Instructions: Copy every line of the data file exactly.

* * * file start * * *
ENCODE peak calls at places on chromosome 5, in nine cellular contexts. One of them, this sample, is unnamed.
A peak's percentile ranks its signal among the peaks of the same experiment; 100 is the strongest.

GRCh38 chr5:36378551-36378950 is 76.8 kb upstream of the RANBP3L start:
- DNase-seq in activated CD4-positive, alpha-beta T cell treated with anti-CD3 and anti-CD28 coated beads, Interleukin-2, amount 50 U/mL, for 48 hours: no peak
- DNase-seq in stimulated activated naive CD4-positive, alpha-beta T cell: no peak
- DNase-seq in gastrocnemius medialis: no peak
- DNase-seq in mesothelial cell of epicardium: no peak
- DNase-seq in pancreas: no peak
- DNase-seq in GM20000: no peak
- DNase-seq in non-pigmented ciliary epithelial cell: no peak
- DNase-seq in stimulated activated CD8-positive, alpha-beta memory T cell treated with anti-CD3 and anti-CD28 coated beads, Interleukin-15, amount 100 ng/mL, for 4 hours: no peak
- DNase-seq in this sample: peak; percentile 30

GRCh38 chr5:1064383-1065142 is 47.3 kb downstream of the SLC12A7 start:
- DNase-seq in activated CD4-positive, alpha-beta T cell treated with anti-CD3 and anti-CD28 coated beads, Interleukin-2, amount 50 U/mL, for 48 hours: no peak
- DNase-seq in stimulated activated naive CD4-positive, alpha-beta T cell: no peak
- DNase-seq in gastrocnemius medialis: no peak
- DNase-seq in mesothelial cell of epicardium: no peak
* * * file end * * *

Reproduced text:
ENCODE peak calls at places on chromosome 5, in nine cellular contexts. One of them, this sample, is unnamed.
A peak's percentile ranks its signal among the peaks of the same experiment; 100 is the strongest.

GRCh38 chr5:36378551-36378950 is 76.8 kb upstream of the RANBP3L start:
- DNase-seq in activated CD4-positive, alpha-beta T cell treated with anti-CD3 and anti-CD28 coated beads, Interleukin-2, amount 50 U/mL, for 48 hours: no peak
- DNase-seq in stimulated activated naive CD4-positive, alpha-beta T cell: no peak
- DNase-seq in gastrocnemius medialis: no peak
- DNase-seq in mesothelial cell of epicardium: no peak
- DNase-seq in pancreas: no peak
- DNase-seq in GM20000: no peak
- DNase-seq in non-pigmented ciliary epithelial cell: no peak
- DNase-seq in stimulated activated CD8-positive, alpha-beta memory T cell treated with anti-CD3 and anti-CD28 coated beads, Interleukin-15, amount 100 ng/mL, for 4 hours: no peak
- DNase-seq in this sample: peak; percentile 30

GRCh38 chr5:1064383-1065142 is 47.3 kb downstream of the SLC12A7 start:
- DNase-seq in activated CD4-positive, alpha-beta T cell treated with anti-CD3 and anti-CD28 coated beads, Interleukin-2, amount 50 U/mL, for 48 hours: no peak
- DNase-seq in stimulated activated naive CD4-positive, alpha-beta T cell: no peak
- DNase-seq in gastrocnemius medialis: no peak
- DNase-seq in mesothelial cell of epicardium: no peak